How Old Trafford changed over time

Manchester - Old TraffordManchester - Old Trafford 18.08.2015: FAVOURITE ARTICLE | Old Trafford is home of the “Red devils” from Manchester, and has already celebrated the hundredth anniversary of the first match played there. Over the years, Old Trafford has hosted many important events and has gone through many renovations. And the result is one of the most legendary stadiums in the world, which is about to get renovated several more times. One of the planned alterations is to increase the stadium capacity up to 96,000.

This would mean that Old Trafford would have a greater capacity than the famous Wembley Stadium, which can hold up to 90,000 visitors.

Old Trafford was officially opened in 1910. Manchester United moved to their new stadium from the old one in Bank Street, Clayton. The new stadium was built in 1909 and cost 60,000 pounds, which was a record sum in those times. It is situated in the west part of Manchester. The stadium was designed by famous Scottish architect Archibald Leitch, who also designed Hampden Park, Scotland’ National Stadium, Ibrox Stadium, home of Glasgow Rangers, and White Hart Lane, home of Tottenham Hotspur.

In 1911 and in 1915 the stadium hosted the FA Cup final matches. During the Second World War the stadium was badly damaged, so United had to move to Maine Road, the home of their rivals, Manchester City. In 1966 Old Trafford hosted several World Cup matches and in 1970 it again hosted the FA Cup final match, this time between Chelsea and Leeds United. In the 1970s Old Trafford was the first stadium, which got a perimeter fence to protect it from vandals. In the mid-1960s the stadium underwent the first major renovation, which was done to the North and East stands – terracing was built at the front and a large seated area in the back.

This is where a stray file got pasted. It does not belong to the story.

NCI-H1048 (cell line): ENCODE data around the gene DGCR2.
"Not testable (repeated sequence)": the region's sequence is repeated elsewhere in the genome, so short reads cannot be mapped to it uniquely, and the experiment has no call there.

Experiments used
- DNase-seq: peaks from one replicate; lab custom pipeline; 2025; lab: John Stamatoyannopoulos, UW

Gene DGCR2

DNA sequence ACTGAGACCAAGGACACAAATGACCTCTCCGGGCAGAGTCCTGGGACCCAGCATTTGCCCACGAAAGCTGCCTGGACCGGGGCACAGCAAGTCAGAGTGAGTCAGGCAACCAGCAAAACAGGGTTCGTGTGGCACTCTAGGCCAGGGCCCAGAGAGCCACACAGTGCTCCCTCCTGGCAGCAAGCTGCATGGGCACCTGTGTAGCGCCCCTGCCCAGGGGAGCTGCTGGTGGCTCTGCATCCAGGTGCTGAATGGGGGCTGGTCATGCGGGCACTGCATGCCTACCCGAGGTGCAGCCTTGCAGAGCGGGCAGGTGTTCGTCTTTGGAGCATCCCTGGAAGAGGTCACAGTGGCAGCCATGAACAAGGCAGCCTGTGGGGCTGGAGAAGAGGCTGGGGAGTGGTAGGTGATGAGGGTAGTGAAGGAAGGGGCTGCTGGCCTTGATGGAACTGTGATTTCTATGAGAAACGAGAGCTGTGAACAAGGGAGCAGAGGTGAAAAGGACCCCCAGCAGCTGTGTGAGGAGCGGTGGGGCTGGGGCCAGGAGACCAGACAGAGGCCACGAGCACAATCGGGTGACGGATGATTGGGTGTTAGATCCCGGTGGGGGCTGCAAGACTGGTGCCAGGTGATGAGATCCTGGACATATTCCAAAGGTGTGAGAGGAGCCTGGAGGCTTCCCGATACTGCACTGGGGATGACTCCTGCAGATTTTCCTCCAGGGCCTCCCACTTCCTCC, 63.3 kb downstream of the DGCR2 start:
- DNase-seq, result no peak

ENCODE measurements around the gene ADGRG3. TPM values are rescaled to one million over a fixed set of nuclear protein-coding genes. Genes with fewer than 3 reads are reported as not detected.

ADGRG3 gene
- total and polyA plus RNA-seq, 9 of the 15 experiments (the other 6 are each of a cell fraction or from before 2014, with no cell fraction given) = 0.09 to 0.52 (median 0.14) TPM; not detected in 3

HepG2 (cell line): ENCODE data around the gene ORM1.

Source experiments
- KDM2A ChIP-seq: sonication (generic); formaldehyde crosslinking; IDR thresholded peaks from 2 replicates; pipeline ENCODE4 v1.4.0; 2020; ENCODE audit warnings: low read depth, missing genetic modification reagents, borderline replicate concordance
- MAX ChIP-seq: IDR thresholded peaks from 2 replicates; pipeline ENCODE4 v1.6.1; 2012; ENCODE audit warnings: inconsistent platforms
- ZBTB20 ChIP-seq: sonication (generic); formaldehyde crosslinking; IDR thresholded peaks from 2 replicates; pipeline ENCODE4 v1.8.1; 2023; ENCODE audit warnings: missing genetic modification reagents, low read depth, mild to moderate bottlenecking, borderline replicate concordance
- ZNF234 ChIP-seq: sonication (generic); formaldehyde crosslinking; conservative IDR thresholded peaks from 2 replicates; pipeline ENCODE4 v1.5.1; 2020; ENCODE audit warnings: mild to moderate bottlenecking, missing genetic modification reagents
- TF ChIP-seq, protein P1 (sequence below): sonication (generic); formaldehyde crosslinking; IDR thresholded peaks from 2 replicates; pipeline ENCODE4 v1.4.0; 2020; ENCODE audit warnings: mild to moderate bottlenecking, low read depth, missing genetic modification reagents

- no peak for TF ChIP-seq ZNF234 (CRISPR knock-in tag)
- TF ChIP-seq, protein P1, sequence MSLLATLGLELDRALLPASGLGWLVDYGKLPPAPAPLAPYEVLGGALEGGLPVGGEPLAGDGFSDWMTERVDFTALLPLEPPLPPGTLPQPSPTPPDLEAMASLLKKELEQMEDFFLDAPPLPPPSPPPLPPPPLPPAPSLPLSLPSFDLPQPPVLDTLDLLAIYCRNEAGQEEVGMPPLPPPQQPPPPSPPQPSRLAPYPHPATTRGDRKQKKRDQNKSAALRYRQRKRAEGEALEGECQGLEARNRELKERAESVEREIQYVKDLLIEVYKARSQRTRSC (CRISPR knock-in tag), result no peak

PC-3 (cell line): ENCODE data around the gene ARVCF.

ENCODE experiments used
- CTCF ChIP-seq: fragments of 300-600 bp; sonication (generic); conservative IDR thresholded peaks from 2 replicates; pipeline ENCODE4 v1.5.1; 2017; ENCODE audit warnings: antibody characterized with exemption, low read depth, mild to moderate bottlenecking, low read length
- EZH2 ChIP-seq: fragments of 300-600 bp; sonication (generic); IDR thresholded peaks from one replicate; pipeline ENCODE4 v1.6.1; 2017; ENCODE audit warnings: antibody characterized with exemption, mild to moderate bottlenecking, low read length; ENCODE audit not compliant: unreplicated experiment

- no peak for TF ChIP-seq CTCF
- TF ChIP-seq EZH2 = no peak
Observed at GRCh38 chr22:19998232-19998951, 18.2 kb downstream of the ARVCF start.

Old Trafford, Opended: 1910, Capacity: 75 635

Photo: Airviews Photography (CC BY-ND 2.0)
 
In the 1990s, following the Hillsborough disaster, the Taylor Report recommended that all major stadiums in England should be turned into all-seater stadiums. The principal plan from the 1960s had been completed, but the Old Trafford capacity was decreased to 44,000, which the management considered as insufficient. Between 1995 and 2002 the stadium capacity was increased up to 76,212, which is quite an impressive number. The principal alteration was made to the North Stand, which is now 61 meters high and has the biggest roof in Europe. The construction of the stadium, including the construction of the Manchester United Museum, which has three storeys and an always full trophy room, cost 19 million pounds. The stadium also hosted the Euro 96 semi-finals and the 2003 Champions League final.

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